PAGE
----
Don’t you tell me what to do! (Though feel free to whisper gently into my ear how many calories are in that Big Mac.)
That, more or less, is what our survey from a few weeks ago revealed about New Yorkers’ attitudes toward the city government’s healthy eating initiatives. While our respondents (all 14 of them) tended to oppose government efforts to influence citizens’ food choices in theory, when asked about the city’s actual influencing efforts they were sort of, well, appreciative.
For those keeping score, here are the hard numbers:
- The majority of respondents (9 out of 14, or 65 percent) landed near “Separation of shopping cart and state is a constitutional right.” Only one dictator-friendly—or just lazy—New Yorker agreed with the statement, “Heck, the mayor can order my takeout for me for all I care.”
- If our survey-takers were mayor (God help us), they would focus on nutritional education (29 percent) or junk food restrictions (21 percent).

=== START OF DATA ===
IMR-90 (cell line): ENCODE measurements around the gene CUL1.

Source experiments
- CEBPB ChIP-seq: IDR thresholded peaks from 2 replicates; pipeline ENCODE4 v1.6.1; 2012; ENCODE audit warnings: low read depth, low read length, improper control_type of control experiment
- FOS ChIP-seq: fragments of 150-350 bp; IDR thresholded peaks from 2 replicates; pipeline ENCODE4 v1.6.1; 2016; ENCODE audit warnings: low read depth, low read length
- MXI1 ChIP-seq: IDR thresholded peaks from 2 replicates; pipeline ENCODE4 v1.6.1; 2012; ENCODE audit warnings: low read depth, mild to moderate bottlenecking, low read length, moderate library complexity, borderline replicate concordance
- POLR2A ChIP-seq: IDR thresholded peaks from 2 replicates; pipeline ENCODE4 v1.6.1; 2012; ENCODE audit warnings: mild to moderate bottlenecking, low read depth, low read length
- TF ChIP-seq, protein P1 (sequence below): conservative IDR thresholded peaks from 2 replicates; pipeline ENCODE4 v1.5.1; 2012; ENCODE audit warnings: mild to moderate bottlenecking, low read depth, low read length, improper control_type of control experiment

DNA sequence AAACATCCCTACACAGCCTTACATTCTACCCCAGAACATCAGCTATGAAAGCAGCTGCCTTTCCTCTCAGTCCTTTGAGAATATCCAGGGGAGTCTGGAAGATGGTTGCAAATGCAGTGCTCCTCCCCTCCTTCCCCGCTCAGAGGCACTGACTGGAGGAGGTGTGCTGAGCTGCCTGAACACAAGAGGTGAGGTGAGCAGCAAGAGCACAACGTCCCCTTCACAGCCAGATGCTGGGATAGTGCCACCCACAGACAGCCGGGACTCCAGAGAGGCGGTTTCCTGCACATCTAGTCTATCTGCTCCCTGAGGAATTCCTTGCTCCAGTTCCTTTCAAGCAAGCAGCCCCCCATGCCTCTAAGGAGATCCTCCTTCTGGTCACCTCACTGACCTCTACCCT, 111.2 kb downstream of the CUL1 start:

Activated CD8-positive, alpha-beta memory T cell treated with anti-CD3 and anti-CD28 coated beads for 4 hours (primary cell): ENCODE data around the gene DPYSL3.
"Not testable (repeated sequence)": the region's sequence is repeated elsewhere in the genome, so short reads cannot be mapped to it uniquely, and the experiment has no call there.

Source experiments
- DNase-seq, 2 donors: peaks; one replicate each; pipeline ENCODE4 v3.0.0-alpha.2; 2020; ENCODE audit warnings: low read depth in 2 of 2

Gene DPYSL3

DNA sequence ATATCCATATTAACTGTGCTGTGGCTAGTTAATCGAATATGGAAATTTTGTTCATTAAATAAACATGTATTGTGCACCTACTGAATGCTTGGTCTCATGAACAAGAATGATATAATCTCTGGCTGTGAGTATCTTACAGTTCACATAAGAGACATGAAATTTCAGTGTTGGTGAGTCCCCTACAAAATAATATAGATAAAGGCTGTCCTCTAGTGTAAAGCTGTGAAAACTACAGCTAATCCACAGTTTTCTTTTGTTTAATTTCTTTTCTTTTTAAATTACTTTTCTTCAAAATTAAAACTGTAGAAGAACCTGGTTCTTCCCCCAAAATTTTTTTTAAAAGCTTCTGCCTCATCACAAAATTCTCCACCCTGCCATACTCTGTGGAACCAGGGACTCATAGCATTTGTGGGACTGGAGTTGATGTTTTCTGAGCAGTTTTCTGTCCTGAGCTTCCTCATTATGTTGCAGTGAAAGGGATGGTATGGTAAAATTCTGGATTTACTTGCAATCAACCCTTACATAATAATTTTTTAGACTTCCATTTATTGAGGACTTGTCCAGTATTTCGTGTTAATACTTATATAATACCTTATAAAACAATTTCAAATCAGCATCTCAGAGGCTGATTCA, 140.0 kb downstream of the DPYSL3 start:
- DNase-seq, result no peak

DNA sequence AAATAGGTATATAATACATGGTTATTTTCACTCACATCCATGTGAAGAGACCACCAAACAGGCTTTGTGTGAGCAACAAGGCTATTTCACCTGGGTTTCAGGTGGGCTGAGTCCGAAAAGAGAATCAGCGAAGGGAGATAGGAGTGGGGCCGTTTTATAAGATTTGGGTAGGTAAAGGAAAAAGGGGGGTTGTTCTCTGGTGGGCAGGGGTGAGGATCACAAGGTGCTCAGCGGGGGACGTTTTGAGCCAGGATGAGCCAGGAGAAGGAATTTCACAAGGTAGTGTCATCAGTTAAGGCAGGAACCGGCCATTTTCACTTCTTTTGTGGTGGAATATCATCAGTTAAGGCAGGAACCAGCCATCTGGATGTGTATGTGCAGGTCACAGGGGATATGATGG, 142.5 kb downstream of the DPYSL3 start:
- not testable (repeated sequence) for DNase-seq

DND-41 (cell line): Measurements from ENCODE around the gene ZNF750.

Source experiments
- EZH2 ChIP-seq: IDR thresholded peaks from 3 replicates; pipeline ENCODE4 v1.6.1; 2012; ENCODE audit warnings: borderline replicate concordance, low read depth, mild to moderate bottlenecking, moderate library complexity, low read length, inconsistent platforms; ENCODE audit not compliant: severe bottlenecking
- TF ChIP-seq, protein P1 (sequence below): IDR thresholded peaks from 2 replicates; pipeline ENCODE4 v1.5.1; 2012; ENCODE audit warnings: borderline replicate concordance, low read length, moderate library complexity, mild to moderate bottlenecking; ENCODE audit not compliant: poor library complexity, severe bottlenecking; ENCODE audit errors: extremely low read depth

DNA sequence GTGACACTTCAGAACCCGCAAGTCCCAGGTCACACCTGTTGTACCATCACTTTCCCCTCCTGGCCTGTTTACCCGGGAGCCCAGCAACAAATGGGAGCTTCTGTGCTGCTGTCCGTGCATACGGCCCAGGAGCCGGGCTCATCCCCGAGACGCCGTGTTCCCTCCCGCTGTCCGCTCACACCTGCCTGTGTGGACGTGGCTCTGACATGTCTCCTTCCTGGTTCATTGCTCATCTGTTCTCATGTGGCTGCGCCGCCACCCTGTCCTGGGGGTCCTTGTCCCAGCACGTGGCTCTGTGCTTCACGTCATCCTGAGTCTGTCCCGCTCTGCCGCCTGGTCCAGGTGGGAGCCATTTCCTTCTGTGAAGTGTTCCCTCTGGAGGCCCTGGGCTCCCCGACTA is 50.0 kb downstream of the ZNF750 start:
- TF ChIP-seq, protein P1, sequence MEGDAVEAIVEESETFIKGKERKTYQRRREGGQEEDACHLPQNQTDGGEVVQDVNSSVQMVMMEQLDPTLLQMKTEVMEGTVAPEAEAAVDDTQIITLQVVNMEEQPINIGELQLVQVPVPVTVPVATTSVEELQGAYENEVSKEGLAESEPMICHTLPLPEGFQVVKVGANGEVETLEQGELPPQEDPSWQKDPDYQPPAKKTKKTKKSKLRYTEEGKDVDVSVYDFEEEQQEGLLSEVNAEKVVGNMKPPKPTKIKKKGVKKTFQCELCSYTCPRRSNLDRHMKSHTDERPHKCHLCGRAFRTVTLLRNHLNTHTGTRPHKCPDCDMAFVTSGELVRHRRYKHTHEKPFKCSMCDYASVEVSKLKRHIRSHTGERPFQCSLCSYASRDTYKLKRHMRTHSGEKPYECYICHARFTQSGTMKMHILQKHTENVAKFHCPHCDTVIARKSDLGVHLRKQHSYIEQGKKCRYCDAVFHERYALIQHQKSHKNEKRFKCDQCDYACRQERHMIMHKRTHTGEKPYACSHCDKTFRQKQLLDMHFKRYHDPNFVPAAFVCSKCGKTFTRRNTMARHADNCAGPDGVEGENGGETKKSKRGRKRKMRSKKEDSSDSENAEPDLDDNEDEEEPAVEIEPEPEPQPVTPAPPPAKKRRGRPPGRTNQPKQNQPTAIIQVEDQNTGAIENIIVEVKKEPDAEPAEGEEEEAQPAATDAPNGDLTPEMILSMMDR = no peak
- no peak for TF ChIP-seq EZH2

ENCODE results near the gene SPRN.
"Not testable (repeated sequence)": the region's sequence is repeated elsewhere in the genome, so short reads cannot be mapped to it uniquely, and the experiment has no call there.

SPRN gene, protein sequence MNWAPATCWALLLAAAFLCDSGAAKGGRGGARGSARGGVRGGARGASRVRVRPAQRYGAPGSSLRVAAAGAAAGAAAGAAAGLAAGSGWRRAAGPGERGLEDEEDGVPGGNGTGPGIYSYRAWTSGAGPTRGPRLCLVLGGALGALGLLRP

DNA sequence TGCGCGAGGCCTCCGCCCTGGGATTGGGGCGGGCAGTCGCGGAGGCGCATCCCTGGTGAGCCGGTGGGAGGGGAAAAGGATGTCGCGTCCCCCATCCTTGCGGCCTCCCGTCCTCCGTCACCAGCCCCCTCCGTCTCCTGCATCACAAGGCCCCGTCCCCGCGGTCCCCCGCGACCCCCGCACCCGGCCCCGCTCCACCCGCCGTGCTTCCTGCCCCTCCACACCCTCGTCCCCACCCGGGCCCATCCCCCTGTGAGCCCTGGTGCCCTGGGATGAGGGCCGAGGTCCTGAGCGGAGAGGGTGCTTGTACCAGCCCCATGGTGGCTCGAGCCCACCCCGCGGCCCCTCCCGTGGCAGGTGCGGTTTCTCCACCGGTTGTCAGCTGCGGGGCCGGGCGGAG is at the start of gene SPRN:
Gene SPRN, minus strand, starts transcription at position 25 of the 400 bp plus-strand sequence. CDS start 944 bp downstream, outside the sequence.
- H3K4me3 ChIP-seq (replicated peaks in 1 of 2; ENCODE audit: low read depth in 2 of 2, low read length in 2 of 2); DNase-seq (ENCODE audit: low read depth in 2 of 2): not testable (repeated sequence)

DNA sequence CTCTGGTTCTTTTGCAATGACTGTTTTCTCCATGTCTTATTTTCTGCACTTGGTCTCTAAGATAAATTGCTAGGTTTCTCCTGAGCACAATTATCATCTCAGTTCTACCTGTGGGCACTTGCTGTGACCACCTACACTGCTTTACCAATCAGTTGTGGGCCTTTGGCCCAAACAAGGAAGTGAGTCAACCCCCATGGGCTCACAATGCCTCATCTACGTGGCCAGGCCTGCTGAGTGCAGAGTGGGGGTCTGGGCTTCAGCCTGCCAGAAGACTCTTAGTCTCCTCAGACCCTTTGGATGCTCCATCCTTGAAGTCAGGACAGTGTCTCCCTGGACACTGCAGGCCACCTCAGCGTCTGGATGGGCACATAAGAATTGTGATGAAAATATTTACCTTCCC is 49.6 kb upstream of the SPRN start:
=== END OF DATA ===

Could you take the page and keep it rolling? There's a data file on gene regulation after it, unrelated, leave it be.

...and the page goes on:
- The city’s law banning trans fats—remember those?—was surprisingly popular: 86 of respondents supported it. They also appreciated city ordnances that required calorie counts on menus and that regulated what foods schools can sell (about 80 percent in each case).
- The vast majority (12 people, or 86 percent) admitted to being influenced by those menu calorie counts (suckers!).
Finally, while the crowd offered many thoughtful points and suggestions (healthy food fairs, celebrity PSAs, food stamps for farmers’ markets), our favorite was this British-Freudian pearl of wisdom:
“Banning stuff only makes it naughtier, and hence people want it more.”
To see the results in all their sordid detail, head here.